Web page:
op-ed: “the kamala that i know”
July 5, 2019
Kamala Harris has surged into a virtual tie with former Vice President Joe Biden in the 2020 President election polling, after an incendiary debate performance which helped the California senator take away a significant amount of Black voter support from Biden. A new Quinnipiac poll shows Biden at 22% and Harris at 20% — well within the margin of error — all based on Biden’s support among the Black electorate dropping (from 48% to 31% and) as Harris’s rising (from 11% to 27%). On the debate stage in Miami last week, Harris was strong, forceful, composed, leader-like, an alpha — and, in her crowning moment, she combined intellect with emotion to land a devastating blow on Biden.
Harris eased into a planned retort to Biden by giving a mini-speech that shared her history as a child of the bussing program which helped integrate America’s public schools. Bussing is an emotional issue for many Black people, representing a moment of progress — when Black kids finally got the chance to go to the best schools within driving distance — but also a moment of pain — because Black parents all saw the lengths that some white people would go to keep their children separated. Harris’s repulsion at Biden having worked with Senators who were staunch segregationists, men who Biden recently complimented, was clear and was powerful. I felt like I could hear people cheering across the country. I cheered because I felt the same outrage at Biden’s words. I cheered when Harris reminded him that sometimes marginalized people need the protection of the federal government, something a privileged lifelong politician may not recall. That moment made me feel like there was someone onstage who was really standing up for Black people. They say politics makes for strange bedfellows, but the business as usual of Senate-floor horse-trading has allowed too many rich old white men to bargain with Black freedom. And Senator Harris, for one, was not standing for it. Yet her comments didn’t feel like a coy political stratagem, because Harris put her young self in the middle of the argument, making her outrage deeply authentic, a rarity from a politician.
That moment sounded like Harris saying, “I’m not the kind of politician that will bargain with people who hold positions I abhor.” The Senate tempts you to do just that, but Harris seems guided by principles, uninterested in bad compromises just so she can go back to her constituents and say, “I did something.” Biden’s goose was cooked as soon as Harris started talking, because her very presence on the debate stage proved the value of bussing, of diversity, and of inclusion. Having a variety of perspectives makes the whole group stronger, and Harris’ personal story gave her the space and power to demand accountability from one of the most powerful white men in the country. Yet I was not surprised to see Harris shining so brightly, because the fearless woman I saw on that debate stage is the one I am familiar with, having known Harris for well over a decade.
Harris is close friends with my daughter’s godmother but the senator and I met back when she was still the District Attorney of San Francisco, over several lunches and dinners in Los Angeles and San Francisco, and on Martha’s Vineyard. I always enjoyed arguing ideas with her because she’s a sharp, passionate debater who’s comfortable trudging deep into an argument she cares about. I loved hearing her talk about her time at Howard University and the joy of being on The Yard, surrounded by an amazing group of young Black people. And I learned a lot from hearing her discuss the law. I’ll never forget her saying, “The law is not here just to protect angels,” as a way of explaining that even if you’ve made mistakes, you still have the right to protection. Some people derive power from the positions they hold and some have a sense of power that emanates from them because of how they carry and express themselves. Harris is someone who seems innately dominant, as though she could take over a room even if no one there knew who she was, because they would be drawn in by her charisma and intelligence, and won over by her warrior spirit. A decade ago, over burgers in Oak Bluffs, it was clear that this lawyer had a serious political future ahead of her. Senator? Governor? We dared not think about her as a potential President because in the years prior to Obama’s election, it was hard to imagine a Black person having a serious chance at winning the Presidency.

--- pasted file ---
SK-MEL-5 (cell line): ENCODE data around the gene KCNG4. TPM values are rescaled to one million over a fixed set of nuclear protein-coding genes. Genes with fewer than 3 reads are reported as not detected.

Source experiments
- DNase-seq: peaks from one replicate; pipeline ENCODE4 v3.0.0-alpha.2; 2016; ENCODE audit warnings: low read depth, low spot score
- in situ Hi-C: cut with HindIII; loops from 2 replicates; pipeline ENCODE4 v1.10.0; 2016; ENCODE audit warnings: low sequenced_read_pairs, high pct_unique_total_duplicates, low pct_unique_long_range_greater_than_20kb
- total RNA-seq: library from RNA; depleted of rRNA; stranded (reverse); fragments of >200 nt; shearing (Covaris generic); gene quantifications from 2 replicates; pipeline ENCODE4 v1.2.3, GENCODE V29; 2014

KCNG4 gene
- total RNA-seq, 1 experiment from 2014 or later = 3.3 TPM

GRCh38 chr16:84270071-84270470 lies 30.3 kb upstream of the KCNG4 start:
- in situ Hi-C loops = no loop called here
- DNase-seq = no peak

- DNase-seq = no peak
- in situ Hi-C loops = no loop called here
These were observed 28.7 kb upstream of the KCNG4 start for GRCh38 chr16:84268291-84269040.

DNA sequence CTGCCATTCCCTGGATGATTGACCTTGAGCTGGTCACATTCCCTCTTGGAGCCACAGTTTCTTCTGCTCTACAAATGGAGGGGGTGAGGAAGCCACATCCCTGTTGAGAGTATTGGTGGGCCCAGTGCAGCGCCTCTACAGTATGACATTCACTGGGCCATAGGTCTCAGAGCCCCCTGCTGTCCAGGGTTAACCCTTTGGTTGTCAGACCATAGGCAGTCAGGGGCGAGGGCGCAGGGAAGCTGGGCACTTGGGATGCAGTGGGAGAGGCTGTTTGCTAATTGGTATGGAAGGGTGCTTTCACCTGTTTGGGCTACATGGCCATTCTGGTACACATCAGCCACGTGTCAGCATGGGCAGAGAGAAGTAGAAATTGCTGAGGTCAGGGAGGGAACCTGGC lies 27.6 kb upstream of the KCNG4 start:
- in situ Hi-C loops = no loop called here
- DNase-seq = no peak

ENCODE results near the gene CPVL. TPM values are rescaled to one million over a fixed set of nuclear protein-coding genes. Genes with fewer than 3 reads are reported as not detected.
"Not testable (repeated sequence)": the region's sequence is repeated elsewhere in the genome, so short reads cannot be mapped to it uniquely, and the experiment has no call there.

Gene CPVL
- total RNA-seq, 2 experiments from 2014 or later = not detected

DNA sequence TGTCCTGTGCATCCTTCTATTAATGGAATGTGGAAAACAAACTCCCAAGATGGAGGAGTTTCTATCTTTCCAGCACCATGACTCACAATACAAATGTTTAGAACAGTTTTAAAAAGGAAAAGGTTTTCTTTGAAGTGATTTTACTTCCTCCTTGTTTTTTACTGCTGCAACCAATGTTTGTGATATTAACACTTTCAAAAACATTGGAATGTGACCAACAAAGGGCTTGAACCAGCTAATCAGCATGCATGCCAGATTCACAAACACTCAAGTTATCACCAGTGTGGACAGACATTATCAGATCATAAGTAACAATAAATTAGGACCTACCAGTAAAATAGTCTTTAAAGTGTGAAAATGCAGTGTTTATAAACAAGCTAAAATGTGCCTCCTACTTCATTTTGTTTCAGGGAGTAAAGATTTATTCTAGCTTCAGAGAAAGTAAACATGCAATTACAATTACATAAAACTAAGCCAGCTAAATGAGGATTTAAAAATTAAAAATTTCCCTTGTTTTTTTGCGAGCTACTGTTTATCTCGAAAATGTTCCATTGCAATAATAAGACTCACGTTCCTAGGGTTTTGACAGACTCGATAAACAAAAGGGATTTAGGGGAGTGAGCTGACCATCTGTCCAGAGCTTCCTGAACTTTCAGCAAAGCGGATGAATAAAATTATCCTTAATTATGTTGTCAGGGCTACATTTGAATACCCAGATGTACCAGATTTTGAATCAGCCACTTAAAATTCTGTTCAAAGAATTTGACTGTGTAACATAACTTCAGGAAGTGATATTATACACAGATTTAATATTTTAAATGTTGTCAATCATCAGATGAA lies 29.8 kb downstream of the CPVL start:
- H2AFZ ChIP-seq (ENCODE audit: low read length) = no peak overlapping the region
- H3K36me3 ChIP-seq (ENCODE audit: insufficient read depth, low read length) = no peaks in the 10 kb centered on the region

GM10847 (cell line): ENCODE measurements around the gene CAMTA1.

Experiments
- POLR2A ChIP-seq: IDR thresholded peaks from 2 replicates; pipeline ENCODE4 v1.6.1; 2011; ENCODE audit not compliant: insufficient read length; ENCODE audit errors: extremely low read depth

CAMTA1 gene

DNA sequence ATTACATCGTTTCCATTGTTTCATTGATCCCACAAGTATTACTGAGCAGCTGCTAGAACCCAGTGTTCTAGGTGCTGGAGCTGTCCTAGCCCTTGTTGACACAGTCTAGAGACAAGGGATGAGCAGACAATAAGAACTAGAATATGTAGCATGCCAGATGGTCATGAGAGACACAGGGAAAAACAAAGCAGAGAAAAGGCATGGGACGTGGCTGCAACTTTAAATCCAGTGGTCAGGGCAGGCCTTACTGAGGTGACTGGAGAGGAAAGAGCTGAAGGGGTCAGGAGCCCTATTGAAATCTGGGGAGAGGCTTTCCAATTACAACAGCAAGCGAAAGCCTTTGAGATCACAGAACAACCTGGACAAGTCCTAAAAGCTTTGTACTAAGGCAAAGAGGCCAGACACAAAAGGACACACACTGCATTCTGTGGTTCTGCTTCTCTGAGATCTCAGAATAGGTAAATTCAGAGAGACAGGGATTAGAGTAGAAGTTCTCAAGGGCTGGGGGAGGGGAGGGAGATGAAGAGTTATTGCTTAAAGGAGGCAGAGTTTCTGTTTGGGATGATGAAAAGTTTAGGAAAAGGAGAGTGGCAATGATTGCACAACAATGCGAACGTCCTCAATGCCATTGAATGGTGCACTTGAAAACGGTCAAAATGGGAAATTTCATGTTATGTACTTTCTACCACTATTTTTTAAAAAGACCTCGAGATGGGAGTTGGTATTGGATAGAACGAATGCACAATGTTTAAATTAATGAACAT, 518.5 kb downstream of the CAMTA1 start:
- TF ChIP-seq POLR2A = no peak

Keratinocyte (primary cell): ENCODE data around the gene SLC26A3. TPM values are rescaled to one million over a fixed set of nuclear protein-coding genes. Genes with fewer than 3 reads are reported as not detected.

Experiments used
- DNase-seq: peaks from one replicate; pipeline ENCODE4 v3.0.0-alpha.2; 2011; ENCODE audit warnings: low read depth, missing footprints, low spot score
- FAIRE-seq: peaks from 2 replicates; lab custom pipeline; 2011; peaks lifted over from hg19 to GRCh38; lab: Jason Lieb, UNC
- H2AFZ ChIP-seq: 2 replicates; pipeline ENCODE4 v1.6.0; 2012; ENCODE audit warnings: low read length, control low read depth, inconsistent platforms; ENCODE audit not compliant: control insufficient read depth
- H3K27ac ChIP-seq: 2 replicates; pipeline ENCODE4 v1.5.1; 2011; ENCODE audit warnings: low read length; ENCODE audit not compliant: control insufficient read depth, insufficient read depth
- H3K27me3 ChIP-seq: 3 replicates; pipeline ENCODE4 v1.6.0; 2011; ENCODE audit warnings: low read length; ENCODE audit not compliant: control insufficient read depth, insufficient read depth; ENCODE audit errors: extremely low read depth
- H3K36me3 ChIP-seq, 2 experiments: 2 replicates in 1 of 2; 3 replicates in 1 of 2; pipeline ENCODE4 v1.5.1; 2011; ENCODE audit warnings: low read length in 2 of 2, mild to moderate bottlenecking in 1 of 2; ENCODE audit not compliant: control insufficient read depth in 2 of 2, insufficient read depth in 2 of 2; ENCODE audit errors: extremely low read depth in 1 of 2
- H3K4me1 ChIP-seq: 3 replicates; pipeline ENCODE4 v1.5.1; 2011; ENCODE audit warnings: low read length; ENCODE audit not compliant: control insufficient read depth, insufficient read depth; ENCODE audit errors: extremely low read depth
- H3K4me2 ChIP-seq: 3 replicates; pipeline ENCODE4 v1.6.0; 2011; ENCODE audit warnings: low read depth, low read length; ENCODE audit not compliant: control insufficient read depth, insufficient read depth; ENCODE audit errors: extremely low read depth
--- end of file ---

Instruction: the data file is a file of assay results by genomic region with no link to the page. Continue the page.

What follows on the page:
Before 2008, most of us thought white people wouldn’t vote for a Black person. But that was a failure of the community’s imagination, because the core of the Democratic party, their most important voting bloc, is Black women. Yes, they are a group often taken for granted by the party, but they are remain a force within it. That was, in part, the basis for Harris rebuking Biden at the debate. I believe her position was honest, it wasn’t a politician feigning outrage to score points, but Biden was the field’s clear leader, enjoying a double-digit margin over everyone else in part because he was supported by over 40% of Black voters. Harris punched him in the nose on an issue that matters to those voters — one that was personal for her as well — and pulled them back. Now the race is changing. Though polls show that Biden remains the leading Democratic candidate among Black voters, his huge lead is gone, and Harris is surging. She has taken away some of the voters who had been attracted to Biden only because he was standing next to Obama’s legacy. Harris was onstage fighting for them and rebuking Biden for being a weak soldier. It may not be much of a stretch to say Black voters will be dispositive for whoever becomes the Democratic nominee, but if voters get to know the Kamala that I know, they may end up liking her a lot.
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